The midrash “Pirke Divre Eliezar” deals in length with the “Akeidat Yitzchak”, and relates the following: “On the third day they arrived at Zofim (Avraham, Yitzhak, and the two boys) When they arrived at Zofim, (Avraham) saw the “Schina” (Divine Presence) on the top of the mountain, as it is written, ‘on the third day Avraham raised his eyes and saw the place from afar’. What did he see? He saw a pillar of fire leading up from the ground to the heavens. He said to Yitzchak his son: My son, do you see anything on those hills? He said, yes. He said to him: what do you see. He said: I see a pillar of fire leading up from the ground to the heavens.And Avraham understood that the boy was desired by Hashem to be an offering. He said to Yishamel and Eliezar: Do you see anything up in those mountains? They said: no. He considered them donkeys and said to them, ‘sit here with the donkey’. He said to them: Just like a donkey doesn’t see anything, you don’t see anything either.”
A tremendous lesson is learned here. After all, why is Yitzchak so special for seeing the pillar of fire? Why is this in itself enough to make him worthy of being a pure offering to God? By the same token, why are Eliezar and Yishamel at fault for not seeing the pillar of fire? Perhaps they have poor eyesight? Is it not a bit harsh to call them donkeys for this? Obviously, we are not talking about ordinary seeing. Avraham is determining who has the power of sight, who has the eternal spark – and who is the donkey, static and transient, here today and gone tomorrow.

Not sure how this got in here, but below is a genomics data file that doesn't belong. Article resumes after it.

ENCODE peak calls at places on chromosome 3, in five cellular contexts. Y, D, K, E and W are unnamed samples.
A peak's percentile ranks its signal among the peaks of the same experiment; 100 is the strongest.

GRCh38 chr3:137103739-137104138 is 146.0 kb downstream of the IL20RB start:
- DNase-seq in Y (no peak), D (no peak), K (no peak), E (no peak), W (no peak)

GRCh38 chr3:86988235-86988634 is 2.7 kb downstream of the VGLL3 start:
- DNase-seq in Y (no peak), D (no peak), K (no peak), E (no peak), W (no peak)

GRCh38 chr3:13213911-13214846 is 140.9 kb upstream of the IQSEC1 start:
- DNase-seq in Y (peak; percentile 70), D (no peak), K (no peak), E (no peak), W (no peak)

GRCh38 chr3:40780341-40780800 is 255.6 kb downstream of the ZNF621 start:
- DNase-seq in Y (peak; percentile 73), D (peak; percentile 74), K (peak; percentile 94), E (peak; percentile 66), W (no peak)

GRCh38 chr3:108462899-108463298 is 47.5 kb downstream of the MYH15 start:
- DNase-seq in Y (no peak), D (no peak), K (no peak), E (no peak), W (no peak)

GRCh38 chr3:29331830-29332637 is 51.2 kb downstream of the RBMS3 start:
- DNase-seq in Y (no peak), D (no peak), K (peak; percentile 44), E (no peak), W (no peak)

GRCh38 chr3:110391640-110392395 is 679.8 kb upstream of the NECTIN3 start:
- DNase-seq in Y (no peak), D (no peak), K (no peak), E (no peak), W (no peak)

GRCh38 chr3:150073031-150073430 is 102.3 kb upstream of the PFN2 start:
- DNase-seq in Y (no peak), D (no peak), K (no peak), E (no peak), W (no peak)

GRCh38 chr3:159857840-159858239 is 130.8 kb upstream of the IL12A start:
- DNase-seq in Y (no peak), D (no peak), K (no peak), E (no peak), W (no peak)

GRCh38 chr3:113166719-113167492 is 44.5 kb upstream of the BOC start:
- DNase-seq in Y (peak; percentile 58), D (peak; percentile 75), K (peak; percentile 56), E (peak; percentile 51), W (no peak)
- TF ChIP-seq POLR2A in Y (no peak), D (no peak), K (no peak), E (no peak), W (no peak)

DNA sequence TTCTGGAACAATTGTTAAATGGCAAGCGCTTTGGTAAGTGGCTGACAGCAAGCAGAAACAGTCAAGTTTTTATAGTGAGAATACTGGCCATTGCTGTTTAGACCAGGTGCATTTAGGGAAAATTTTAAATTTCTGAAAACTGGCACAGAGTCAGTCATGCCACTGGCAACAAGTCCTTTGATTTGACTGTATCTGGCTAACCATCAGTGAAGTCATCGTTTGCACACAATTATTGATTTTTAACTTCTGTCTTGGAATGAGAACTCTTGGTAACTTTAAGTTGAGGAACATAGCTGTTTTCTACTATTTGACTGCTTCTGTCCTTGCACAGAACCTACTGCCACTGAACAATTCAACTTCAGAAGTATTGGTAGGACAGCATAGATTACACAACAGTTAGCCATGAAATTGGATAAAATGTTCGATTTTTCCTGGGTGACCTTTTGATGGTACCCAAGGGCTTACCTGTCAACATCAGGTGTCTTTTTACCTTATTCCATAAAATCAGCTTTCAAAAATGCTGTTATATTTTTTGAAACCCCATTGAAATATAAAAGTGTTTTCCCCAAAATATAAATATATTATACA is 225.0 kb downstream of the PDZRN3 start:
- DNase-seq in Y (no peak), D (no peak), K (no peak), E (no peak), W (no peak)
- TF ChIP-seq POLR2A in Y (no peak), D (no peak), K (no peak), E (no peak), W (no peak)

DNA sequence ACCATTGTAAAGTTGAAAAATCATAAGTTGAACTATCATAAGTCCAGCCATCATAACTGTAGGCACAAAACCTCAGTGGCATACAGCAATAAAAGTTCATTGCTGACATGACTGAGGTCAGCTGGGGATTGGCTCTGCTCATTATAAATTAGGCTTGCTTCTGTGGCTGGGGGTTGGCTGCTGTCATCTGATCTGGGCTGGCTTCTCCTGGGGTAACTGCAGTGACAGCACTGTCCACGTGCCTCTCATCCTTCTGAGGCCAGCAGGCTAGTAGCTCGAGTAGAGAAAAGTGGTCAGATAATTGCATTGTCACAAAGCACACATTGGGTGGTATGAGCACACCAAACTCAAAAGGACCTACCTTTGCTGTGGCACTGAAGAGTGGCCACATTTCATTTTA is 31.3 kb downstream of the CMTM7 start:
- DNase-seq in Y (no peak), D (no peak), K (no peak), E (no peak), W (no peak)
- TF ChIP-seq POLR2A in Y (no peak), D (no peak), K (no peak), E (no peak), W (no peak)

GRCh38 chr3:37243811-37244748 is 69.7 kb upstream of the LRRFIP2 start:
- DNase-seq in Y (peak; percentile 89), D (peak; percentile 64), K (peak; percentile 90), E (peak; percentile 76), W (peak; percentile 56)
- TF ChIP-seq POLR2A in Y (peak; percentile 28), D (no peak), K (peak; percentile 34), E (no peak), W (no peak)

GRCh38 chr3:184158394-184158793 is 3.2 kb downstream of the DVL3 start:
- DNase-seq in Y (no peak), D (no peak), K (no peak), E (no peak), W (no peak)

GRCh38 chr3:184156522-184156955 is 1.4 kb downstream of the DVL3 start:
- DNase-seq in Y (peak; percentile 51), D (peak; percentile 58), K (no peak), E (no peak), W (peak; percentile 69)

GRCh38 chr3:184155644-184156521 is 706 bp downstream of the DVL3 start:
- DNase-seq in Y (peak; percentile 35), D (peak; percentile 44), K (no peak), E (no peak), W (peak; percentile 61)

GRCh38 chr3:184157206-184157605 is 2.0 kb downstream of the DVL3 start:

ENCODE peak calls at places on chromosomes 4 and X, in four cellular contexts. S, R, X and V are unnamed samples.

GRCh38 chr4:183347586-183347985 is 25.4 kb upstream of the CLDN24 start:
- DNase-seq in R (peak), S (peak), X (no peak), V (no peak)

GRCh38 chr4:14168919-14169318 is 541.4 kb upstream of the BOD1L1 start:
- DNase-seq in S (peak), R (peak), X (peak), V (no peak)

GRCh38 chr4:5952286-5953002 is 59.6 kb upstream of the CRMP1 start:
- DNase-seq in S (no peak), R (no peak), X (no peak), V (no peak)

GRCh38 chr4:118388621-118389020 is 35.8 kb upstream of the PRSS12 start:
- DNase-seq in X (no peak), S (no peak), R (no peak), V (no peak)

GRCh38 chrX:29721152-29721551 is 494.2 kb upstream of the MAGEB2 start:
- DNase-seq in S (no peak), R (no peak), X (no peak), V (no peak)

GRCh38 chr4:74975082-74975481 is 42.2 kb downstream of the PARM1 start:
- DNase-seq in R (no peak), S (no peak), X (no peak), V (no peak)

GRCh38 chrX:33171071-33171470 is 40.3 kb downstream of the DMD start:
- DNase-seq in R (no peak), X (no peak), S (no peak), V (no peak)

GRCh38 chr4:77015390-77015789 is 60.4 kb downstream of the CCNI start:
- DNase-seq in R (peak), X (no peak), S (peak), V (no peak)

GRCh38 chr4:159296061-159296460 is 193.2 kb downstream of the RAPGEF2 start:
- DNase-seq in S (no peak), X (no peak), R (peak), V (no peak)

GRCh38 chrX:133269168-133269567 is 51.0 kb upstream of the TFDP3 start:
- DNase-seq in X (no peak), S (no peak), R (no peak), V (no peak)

And Avraham discovers that indeed, Yitzhak is the one who sees, the man of vision. He sees things which the pragmatic, myopic, “now” people do not. Yitzhak is not frightened by the pillar of fire which seems so distant, apparently unattached to the realities of the day. This is why Avraham tells Eliezar and Yishamel to sit in their places. He considers them donkeys, the sages tell us. The donkey sees the food two feet in front of his face, and no further. Anything beyond that does not exist for him. It is only he who has elevated himself above donkey status who sees the TRUE reality.
My father and teacher, Rabbi Meir Kahane, z”tl, H”yd, — saw. He did not see things which others could not see, but rather what they did not WANT to see, because it simply scared them. For it is always more pleasant to look at the here and now, the practical, the immediate benefits.
The tragedy is that there was no Avraham who was able to appreciate and recognize the fact that, yes, here is a man who sees. And so, all those immersed in their donkeyism shouted at the extremist who saw so many strange things. They so opposed him that they simply decided to take the pillar of fire which he saw, and make it illegal.
Today we live in a time when pragmatism dominates our thinking. He who is not practical, who doesn’t face “realities”, who isn’t willing to compromise on his ideals and forego Kiddush Hashem here and there – HE is told to sit on the side, because he doesn’t understand “politics”. A severe sin indeed. If you don’t understand “politics”, you are guilty of the crime of seeing the pillar of fire. You are guilty of not allowing people to live in their illusions and with their compromises. The “seers” are supposed to put their pillars of fire and their visions on the side.
Let us learn this lesson today, on the Yahrzeit of my father, H”yd, the man who was ready to pay the price for seeing the pillar of fire – the price of the walk to the Akeida. Let us finally see the pillar of fire, and not succumb to the plague of pragmatism which threatens to turn us all into donkeys who only see the straw in front of their noses. Let us remember that we are not the descendants of the donkey Yishmael and Eliezar, but rather the descendants of the seers – Avraham, Yitzhak and Yaakov.